Am I laying it on too thick?

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Am I laying it on too thick?

In a couple of recent blog posts I'm being rather direct with Cambridgeshire County Council and the local Police Force. Take a look at them if you're interested.

I just wonder if I'm coming on too strong there?

I ask because as far as I can tell Cambridge Cycling Campaign are saying sweet fanny addams about this. Am I missing a bigger picture here?


Cab, why don't you ask Cambridge Cycling Campaign? They are quite approachable I think.


I have approached them in the past. How shall I put it... They don't like me. They don't like my attitude, and I see the differences regarding, say, Gilbert Road as nigh on irreconcilable - they hail small improvements as great victories, I see them as giving up on ever getting GOOD facilities.

So, yes, they're approachable. If you dare criticise them they become awfully spiky.

I'd love them to be an organisation I'd be proud to be a part of though.


It is tough being a local cycling campaign - I'm seeing it from both sides now! On the one hand you want to press for a really good Dutch style network, and anything less won't do much to encourage 8 to 80 cycling. On the other hand, an improvement is an improvement and it seems churlish not to welcome it - especially as building working relationships with the council is a key part of getting better designed infrastructure built in the first place. 

OTOH I would have thought that in Cambridge, with a cycling rate of 50% of the population, that a really ambitious campaign could actually get some political backing locally.  I suppose there's room in the ecosystem for both a campaigning approaches - and having a noisy group of malcontents who aren't happy at anything but the best could actually help the case of the more pragmatic campaigners. As long as the Cambridge Cycling campaign aren't actively *against* decent infrastructure (as some of the more vehicular ones can be) then you could still work together quite effectively, even if you don't see eye to eye on tactics.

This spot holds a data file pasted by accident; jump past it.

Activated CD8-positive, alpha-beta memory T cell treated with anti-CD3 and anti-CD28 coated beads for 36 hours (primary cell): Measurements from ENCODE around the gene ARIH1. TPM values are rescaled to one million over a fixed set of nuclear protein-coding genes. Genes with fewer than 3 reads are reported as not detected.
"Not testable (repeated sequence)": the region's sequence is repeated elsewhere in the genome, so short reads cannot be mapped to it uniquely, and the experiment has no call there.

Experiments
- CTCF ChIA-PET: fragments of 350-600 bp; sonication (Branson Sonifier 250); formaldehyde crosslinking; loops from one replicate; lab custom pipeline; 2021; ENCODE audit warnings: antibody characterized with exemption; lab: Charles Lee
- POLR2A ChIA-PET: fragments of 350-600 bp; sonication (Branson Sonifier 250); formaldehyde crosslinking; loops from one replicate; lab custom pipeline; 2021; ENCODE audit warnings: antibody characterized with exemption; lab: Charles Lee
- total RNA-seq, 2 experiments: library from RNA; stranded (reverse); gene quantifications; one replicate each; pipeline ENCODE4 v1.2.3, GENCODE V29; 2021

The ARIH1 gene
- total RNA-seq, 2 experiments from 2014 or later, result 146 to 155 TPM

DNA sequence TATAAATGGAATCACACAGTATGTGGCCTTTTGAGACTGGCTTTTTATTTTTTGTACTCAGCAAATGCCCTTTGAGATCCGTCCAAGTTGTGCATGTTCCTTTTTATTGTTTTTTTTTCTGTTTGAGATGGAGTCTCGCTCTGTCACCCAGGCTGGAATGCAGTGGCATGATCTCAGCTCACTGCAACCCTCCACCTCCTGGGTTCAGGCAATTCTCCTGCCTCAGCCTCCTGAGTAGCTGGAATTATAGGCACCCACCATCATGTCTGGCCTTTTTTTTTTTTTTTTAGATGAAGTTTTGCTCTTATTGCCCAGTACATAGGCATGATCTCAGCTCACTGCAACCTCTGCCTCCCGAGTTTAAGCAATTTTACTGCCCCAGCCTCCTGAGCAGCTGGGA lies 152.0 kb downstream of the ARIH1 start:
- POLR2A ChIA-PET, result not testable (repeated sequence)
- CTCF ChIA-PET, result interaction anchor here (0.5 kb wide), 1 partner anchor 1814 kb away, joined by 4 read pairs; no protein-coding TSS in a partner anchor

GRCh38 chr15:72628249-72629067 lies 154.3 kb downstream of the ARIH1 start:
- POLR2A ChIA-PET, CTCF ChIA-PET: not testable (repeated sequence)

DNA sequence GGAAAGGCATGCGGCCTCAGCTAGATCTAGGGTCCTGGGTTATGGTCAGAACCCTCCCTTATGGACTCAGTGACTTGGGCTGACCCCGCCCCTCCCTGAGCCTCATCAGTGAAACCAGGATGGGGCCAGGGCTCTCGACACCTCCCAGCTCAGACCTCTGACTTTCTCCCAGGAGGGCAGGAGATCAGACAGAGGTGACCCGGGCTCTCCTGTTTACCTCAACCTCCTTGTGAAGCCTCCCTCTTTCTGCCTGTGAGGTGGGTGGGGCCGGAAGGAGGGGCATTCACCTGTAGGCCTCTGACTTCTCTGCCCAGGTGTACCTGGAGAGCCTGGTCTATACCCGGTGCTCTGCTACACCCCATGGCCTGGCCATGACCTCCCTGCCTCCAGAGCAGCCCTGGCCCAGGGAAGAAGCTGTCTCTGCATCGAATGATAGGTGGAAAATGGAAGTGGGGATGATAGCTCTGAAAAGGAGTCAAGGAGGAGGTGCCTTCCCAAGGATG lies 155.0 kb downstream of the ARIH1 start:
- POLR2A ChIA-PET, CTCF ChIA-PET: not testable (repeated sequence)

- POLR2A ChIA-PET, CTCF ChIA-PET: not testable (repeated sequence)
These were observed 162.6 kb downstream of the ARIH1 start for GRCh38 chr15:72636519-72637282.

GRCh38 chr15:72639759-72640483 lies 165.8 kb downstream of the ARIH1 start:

AKA TownMouse


imho until Cambridge Cycling Campaign answer a simple question I've frequently put to them, they'll be in a serious credibility deficit.  Said question is very simple; if, here and now in Cambridge, we're not going to hold out for the best quality cycling infrastructure, then when and where will UK cyclists do so?

The problem with facilities like Gilbert Road is that they're used as sticks to beat us with; because we've got better facilities, those cyclists on the pavement (mostly kids going to the school along there) are now 'antisocial cyclists' and councillors have directed police to target them as a priority. So yes, it would be churlish to oppose small improvements when the net effect IS that things are better for us, but I'm unconvinced that said small improvements do creat a net improvement in our lot. 

And thats quite a fundamental difference between how I see things and how they see things. That isn't to say that CCC don't do some good stuff - their input in things like, say, the new cycle route up to the A14 crossing from Orchard Park is very good indeed. But if we take an holistic look at the whole of Cambridge and ask how much more cyclists could achieve, I'm afraid I've found them to be quite a hindrance at times (e.g. "how can you say we don't consider cyclists, we consult Cambridge Cycling Campaign!"). In places we've got narrow, highly contested city streets - two dozen cyclists could, with some thought, very simply -own- the city centre - a critical mass movement here could bring the transport network crashing down around them, and I think gain some big concessions very quickly. CCC have opposed any such actions here, and while they do so its been impossible for other critical mass movements to get off the ground (when a 'moderate' cycling group can be pointed to by police and councillors in contrast with the proposed 'extreme' actions).

So, as ever, I don't really know what to do with CCC. 

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